Bay Area children learn to expect a gap between what they hear about nature and what they see. Just what is a white Christmas? Where are all those cardinals you see on the greeting cards? And what’s all this about showers in April? Still, I’ve always believed that robins were a sign of spring. And that large flock of red-breasted birds I saw across the street in December, well…were they really robins?
Yes, they probably were. And they’ve probably been somewhere nearby all year. It seems this idea that spring arrives with the robins was imported from Europe, and it’s about a completely different bird than the one we have here. The European robin (Erithacus rubecula) is a member of the Old World flycatcher family, and our own American robin (Turdus migratorius) is a thrush. And robins who summer in cold northern places do migrate, but throughout the US many are happy to stay in the same latitudes year-round, enjoying the berries that abound in our landscaping and the earthworms that wriggle beneath our suburban lawns. If the robins seem to disappear in the winter, it’s probably because they found a good source of food a few blocks or miles away.
But in one sense American robins are harbingers of spring: they’re among the first to pair off and build nests, so we hear the males’ territorial songs around the time things start to really green up and the narcissus and daffodils are showing signs of blooming. They’re often the first birds to sing in the morning and the last at night, seeming to greet the sun and send it off, the last rays of the sun warming their billowing chests and making them that much redder.
In the words of William Leon Dawson (Birds of California, 1923), the robin’s song is “too well known to most of us to require particular description, and too truly music to lend itself well to syllabic imitation. There is something homey and substantial about it which makes us give thanks for common things, and accept without analysis—as we do salt and sunshine and breath of orange blossoms.” But if you would like to hear samples of the robin’s songs and calls, I recommend the Cornell Lab of Ornithology’s “All About Birds” website.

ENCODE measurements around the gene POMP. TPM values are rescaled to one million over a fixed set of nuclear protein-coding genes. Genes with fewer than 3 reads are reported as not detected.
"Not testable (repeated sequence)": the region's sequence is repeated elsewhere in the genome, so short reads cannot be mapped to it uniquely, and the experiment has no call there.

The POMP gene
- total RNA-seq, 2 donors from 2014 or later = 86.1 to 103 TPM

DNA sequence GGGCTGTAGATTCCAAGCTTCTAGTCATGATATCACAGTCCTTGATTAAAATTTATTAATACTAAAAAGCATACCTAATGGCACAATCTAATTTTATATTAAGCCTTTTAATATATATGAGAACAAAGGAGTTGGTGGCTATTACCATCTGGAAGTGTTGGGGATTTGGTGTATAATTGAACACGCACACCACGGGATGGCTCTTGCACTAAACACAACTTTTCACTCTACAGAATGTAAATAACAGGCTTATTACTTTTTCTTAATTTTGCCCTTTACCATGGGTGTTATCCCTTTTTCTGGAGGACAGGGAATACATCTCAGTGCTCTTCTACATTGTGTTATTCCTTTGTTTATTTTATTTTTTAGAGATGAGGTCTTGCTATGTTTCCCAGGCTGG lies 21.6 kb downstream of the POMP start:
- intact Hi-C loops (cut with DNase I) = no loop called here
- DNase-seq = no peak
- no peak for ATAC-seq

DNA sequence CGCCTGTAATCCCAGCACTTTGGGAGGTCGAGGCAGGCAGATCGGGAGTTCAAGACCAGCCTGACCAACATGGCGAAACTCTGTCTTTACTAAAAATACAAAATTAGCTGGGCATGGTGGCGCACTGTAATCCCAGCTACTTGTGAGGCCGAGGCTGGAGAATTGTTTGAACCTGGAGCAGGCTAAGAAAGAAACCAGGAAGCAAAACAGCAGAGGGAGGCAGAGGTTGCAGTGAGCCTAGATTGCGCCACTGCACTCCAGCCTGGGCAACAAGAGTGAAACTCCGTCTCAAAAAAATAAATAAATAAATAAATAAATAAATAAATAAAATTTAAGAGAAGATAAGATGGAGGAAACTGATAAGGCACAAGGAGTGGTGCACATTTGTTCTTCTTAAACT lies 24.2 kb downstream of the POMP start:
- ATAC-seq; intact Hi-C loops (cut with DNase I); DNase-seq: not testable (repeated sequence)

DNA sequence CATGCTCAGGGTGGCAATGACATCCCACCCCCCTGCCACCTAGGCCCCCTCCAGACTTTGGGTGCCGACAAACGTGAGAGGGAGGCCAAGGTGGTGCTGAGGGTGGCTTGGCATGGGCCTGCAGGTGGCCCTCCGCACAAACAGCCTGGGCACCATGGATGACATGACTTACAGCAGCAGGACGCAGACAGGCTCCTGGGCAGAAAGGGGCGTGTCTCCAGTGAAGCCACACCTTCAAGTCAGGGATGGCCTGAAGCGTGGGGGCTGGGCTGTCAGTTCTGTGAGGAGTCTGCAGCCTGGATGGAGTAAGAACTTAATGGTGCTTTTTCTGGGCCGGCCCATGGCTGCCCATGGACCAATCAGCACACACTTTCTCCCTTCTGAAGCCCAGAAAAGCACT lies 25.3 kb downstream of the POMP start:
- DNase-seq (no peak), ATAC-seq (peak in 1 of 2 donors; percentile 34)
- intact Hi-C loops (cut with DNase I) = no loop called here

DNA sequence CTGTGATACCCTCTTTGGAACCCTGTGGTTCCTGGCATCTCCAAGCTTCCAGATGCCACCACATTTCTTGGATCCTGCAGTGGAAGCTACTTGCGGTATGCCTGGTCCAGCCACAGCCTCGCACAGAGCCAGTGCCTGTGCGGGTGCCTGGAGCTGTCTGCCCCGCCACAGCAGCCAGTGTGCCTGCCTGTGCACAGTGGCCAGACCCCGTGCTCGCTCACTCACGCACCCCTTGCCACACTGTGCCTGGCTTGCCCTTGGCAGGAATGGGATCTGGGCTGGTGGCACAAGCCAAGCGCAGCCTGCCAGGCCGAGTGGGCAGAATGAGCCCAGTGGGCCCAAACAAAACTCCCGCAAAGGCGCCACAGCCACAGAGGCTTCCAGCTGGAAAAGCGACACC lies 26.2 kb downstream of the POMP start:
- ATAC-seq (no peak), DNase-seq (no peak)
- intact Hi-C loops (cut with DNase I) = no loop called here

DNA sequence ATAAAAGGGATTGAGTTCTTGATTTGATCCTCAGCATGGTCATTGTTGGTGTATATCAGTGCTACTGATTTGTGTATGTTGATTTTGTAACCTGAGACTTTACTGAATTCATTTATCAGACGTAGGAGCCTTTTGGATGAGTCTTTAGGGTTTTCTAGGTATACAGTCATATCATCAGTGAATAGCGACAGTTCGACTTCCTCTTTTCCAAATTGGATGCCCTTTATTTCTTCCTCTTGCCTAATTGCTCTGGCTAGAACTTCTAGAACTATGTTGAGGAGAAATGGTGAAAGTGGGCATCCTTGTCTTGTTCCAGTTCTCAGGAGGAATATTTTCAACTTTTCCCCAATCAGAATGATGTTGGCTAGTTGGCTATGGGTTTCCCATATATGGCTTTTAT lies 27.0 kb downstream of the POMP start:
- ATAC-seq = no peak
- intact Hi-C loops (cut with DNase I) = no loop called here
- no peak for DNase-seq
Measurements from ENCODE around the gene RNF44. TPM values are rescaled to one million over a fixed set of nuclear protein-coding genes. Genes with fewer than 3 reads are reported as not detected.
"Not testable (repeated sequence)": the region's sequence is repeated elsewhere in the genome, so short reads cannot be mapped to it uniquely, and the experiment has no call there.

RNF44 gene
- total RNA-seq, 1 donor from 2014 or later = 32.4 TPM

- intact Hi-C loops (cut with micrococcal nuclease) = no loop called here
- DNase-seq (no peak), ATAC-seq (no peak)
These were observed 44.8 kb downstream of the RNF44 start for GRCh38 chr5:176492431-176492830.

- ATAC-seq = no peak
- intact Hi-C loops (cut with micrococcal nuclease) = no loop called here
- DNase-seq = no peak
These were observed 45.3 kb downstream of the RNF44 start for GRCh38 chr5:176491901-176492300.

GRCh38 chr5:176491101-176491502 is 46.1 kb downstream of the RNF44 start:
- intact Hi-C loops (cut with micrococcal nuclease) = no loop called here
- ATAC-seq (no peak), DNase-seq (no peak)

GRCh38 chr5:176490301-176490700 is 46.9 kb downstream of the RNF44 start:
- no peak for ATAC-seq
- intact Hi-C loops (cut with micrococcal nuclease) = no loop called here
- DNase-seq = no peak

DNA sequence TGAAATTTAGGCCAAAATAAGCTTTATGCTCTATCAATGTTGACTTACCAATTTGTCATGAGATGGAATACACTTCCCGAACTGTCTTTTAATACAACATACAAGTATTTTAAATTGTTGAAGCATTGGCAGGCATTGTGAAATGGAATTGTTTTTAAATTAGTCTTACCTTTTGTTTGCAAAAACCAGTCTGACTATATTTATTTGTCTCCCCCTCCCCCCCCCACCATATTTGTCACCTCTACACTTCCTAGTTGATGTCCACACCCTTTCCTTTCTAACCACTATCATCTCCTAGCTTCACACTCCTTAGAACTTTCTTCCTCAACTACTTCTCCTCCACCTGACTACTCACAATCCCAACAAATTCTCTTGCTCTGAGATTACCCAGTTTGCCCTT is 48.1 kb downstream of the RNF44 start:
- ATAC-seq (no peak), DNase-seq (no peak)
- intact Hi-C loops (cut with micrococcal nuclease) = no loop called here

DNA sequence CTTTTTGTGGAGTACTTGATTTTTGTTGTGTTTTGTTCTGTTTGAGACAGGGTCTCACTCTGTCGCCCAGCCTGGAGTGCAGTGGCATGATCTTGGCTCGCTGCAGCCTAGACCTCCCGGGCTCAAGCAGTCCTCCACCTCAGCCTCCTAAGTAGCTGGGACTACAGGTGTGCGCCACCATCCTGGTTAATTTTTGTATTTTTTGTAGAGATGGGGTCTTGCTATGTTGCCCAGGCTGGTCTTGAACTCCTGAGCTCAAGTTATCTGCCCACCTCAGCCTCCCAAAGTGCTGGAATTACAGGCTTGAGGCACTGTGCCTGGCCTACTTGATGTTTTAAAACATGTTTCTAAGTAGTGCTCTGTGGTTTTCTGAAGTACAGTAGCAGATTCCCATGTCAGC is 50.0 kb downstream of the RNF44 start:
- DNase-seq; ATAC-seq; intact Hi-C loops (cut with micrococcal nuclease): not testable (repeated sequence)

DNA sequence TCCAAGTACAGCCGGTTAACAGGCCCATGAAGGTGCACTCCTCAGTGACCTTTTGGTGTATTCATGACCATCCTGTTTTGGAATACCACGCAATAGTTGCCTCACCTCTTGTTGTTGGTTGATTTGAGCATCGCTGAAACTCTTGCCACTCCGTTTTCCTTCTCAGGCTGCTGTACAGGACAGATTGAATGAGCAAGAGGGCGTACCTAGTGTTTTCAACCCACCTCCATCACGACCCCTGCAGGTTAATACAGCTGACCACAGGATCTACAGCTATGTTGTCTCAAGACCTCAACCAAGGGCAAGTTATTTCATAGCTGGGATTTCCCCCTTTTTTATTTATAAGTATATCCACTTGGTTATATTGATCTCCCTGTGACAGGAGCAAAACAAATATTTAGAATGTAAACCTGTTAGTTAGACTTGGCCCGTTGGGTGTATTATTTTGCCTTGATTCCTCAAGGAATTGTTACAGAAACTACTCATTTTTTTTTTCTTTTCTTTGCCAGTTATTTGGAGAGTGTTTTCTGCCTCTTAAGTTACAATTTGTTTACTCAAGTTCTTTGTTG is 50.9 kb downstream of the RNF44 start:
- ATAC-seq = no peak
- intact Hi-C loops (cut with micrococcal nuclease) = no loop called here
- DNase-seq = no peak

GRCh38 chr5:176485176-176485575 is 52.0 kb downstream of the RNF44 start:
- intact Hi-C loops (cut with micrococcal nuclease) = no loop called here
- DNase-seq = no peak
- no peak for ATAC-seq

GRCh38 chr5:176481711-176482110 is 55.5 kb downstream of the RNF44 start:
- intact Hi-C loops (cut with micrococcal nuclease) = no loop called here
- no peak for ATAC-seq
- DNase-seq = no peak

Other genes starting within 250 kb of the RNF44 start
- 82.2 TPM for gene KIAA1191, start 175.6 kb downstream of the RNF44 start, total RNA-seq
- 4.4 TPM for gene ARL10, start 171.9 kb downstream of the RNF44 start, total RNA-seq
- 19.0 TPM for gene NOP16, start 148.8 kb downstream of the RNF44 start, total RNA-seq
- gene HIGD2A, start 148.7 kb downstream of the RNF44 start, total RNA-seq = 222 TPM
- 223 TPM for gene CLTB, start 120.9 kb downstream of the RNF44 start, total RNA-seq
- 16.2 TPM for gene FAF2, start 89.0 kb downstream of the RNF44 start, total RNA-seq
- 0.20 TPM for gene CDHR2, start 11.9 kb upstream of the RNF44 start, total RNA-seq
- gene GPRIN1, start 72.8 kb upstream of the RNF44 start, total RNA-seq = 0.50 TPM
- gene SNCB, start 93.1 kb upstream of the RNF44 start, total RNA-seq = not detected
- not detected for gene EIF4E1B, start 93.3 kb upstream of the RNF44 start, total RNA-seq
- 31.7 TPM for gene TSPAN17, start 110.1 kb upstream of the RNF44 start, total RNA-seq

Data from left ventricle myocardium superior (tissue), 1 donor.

While they may be as common as salt and sunshine, robins really are spectacular in size, coloring, and marking—almost exotic-looking. Males and females look similar except that the females’ heads are paler.
Incidentally, the real early birds here are the Anna’s hummingbirds, which begin nesting as early as December. Red-tailed hawks and golden eagles also begin to build nests in mid-December, and some have eggs by early March. Black phoebes, dark-eyed juncos, bushtits, red-winged blackbirds, and western bluebirds, as well as the robins, all pair off around February and are building nests by March. And of course the mallards are at it as soon as possible.
The other day someone spotted eighty-nine robins at Contra Loma Regional Park in Antioch, and you have to wonder if a flock that big isn’t migrating. Some robins fly thousands of miles, from Canada to Central America, for instance, and then arrive back in the north just in time for earthworms to emerge. In fact, in colder climates it’s earthworms that should be considered the harbingers of spring. They migrate vertically, heading down below the frostline in the fall and tunneling back up to the surface when ground temperatures reach about 36°F. Migrating robins synchronize their flights with rainy weather, when migrating earthworms must come out of their tunnels or drown.
There’s been a great deal of science directed at the question of how robins spot worms—whether by sight, sound, or smell. Recently researchers ruled out sight and smell and, after distorting the sound underground to see if this affected their subjects’ catch, concluded that they hunt by sound. This concurs with common folk wisdom, i.e., what most of us believed in the first place. When the birds run along, stop, and cock their heads, it’s because they’re listening.
Robins’ other favorite food, especially in fall and winter, is berries. A very stretchy esophagus allows them to eat huge quantities, enough to tide them over till morning on a cold winter night. If you see a robin (or other bird) flying into a window it might be drunk on fermented berries, but more likely it’s a territorial male attacking his reflection. Or he just might not know there’s anything there: birds usually can’t see glass. Plate glass windows and windows at 90° angles to each other on the corner of a building are particularly problematic, as are lights on high-rise buildings at night. For a very thorough explanation with information on how best to mark your windows for the birds' sake, visit this page on the Cornell Lab of Ornithology website.
The 16th annual San Francisco Bay Flyway Festival will be held at Mare Island on February 10–12. The web page is still set for the 2011 festival, but it will give you an idea of the wealth of activities that will be available. And if you're interested in the Great Backyard Bird Count, you might want to mark your calendar now—it's February 17–20 this year.